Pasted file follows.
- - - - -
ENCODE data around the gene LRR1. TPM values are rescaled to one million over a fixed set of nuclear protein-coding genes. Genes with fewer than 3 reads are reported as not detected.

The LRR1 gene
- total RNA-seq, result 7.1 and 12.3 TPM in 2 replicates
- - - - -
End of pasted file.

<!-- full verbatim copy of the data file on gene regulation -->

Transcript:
ENCODE data around the gene LRR1. TPM values are rescaled to one million over a fixed set of nuclear protein-coding genes. Genes with fewer than 3 reads are reported as not detected.

The LRR1 gene
- total RNA-seq, result 7.1 and 12.3 TPM in 2 replicates